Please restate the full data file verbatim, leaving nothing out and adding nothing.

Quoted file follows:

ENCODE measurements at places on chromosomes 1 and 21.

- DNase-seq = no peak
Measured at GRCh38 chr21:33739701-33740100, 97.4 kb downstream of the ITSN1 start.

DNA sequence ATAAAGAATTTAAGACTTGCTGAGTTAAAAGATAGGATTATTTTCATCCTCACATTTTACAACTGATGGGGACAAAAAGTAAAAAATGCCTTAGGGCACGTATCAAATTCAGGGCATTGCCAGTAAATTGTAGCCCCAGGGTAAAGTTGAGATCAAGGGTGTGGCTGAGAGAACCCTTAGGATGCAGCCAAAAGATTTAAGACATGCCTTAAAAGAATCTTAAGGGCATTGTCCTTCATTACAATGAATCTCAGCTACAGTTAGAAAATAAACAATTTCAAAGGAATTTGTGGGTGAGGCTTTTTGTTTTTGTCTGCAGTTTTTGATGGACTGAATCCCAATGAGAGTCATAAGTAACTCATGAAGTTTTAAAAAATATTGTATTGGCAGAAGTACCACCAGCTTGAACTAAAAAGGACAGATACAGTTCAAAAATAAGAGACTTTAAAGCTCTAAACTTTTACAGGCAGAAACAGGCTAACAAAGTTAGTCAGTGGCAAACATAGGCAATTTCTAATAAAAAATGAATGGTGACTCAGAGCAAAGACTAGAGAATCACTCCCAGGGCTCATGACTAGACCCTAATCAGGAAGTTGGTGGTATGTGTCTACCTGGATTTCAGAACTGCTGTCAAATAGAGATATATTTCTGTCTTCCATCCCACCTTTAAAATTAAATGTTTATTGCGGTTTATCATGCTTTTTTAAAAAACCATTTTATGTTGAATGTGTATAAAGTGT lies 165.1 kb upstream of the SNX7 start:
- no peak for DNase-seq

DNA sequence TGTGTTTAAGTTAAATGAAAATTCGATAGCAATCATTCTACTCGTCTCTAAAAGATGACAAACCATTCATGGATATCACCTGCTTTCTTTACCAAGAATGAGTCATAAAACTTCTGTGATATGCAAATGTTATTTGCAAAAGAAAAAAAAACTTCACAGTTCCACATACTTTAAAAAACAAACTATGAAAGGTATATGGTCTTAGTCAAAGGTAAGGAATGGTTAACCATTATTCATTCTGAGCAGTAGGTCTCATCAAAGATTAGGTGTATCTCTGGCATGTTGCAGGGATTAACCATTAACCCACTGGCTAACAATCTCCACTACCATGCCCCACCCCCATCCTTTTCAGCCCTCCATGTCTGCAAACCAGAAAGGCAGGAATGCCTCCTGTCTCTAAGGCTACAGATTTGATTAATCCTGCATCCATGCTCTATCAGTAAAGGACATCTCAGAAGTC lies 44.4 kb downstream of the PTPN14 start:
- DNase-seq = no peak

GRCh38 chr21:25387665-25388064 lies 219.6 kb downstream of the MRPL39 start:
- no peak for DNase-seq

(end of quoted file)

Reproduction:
ENCODE measurements at places on chromosomes 1 and 21.

- DNase-seq = no peak
Measured at GRCh38 chr21:33739701-33740100, 97.4 kb downstream of the ITSN1 start.

DNA sequence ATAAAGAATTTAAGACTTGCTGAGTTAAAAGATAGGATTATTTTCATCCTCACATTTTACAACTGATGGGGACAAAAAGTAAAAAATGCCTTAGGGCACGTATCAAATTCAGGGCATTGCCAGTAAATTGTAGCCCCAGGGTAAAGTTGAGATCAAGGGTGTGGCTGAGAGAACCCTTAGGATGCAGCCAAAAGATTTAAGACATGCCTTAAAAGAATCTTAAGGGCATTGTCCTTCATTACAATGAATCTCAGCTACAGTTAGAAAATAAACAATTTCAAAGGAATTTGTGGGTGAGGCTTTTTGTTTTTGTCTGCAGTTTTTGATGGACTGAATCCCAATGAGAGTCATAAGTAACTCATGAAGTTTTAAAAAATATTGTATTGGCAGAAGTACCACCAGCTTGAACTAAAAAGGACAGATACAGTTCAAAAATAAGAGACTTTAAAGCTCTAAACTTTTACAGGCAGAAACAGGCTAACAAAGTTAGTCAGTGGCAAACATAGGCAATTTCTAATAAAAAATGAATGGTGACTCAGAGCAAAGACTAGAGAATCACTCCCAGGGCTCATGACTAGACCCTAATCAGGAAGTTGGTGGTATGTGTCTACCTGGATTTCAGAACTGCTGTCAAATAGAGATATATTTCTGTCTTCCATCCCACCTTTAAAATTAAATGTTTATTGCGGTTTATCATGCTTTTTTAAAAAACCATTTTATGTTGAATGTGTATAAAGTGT lies 165.1 kb upstream of the SNX7 start:
- no peak for DNase-seq

DNA sequence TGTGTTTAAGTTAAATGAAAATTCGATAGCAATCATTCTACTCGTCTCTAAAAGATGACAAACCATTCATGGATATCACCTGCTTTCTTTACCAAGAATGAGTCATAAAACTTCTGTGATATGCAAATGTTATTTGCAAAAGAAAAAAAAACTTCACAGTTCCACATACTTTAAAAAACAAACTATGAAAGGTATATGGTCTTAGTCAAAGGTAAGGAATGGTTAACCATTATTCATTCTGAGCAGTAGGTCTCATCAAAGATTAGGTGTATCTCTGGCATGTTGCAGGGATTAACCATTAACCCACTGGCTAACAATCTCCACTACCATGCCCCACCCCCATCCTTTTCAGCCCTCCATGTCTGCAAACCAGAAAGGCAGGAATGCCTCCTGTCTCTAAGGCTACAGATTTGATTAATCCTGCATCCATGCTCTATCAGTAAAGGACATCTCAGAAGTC lies 44.4 kb downstream of the PTPN14 start:
- DNase-seq = no peak

GRCh38 chr21:25387665-25388064 lies 219.6 kb downstream of the MRPL39 start:
- no peak for DNase-seq